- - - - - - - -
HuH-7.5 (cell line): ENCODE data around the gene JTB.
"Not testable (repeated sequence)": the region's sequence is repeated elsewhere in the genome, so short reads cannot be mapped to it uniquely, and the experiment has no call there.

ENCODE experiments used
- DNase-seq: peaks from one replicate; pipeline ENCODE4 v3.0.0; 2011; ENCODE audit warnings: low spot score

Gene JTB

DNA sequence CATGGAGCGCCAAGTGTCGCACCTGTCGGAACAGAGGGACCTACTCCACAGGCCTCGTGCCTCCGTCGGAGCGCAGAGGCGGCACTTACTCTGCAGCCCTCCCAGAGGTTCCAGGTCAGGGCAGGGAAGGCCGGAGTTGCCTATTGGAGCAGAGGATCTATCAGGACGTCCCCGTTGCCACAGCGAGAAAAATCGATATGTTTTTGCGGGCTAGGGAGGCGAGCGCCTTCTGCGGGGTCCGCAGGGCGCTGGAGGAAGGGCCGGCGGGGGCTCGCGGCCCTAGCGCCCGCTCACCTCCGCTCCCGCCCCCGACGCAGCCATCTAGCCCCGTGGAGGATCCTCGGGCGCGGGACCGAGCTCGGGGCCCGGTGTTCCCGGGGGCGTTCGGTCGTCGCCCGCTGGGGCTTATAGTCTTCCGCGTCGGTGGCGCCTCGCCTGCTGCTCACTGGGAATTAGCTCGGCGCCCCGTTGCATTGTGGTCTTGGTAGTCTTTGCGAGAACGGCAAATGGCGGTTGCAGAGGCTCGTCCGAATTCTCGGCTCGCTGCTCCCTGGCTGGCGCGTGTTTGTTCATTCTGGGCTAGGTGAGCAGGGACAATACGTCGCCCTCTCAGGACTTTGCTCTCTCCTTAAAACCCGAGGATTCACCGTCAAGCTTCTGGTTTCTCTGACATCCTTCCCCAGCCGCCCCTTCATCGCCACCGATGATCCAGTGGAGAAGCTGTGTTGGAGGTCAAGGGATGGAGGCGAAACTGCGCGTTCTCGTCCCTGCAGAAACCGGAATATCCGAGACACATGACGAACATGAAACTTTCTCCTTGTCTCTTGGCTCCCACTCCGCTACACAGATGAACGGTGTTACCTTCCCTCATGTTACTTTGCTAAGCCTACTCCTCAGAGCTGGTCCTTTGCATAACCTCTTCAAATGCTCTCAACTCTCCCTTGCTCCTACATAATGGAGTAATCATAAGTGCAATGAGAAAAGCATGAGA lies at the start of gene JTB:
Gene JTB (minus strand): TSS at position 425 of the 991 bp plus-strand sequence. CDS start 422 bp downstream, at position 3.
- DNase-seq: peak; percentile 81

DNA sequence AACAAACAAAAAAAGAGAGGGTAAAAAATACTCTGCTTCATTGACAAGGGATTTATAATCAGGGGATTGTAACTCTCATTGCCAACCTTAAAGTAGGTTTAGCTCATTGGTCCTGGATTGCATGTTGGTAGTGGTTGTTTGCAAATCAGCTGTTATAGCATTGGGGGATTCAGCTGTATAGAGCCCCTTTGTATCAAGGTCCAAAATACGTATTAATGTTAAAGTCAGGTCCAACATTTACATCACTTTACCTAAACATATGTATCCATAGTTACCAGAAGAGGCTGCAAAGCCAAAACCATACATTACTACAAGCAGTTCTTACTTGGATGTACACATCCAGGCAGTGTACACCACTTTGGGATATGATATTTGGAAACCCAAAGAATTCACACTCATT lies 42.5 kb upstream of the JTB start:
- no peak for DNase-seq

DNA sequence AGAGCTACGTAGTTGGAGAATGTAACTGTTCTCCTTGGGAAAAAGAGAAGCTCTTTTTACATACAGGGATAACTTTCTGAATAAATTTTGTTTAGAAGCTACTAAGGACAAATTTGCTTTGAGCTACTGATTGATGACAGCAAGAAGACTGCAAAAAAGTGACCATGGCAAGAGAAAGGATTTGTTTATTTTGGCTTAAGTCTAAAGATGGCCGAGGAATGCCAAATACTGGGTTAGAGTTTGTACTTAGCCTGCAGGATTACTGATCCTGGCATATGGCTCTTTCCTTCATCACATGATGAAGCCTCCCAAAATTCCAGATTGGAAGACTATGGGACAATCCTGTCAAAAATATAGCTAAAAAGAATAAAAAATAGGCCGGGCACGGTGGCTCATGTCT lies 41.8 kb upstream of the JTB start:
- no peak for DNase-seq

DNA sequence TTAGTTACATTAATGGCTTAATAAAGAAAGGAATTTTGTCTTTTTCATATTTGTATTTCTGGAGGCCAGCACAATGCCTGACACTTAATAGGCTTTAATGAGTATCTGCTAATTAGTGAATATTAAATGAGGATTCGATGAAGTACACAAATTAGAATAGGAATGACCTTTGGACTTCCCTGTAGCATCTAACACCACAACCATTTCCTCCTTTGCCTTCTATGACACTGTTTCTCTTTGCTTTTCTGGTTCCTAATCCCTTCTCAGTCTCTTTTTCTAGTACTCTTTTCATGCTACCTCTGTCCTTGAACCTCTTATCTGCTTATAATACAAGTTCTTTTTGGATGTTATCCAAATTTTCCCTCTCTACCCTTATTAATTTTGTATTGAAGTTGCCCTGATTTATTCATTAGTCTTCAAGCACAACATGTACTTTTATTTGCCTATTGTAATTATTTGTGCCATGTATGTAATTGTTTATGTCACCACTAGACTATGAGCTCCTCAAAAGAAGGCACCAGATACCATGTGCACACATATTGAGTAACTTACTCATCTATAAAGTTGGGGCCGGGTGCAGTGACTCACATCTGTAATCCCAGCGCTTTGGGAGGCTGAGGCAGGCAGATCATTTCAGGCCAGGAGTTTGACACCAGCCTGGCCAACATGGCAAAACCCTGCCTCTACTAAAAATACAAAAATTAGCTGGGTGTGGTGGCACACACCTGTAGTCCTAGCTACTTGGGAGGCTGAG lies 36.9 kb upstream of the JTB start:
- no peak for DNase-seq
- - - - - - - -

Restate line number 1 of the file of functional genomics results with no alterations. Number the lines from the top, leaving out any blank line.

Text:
HuH-7.5 (cell line): ENCODE data around the gene JTB.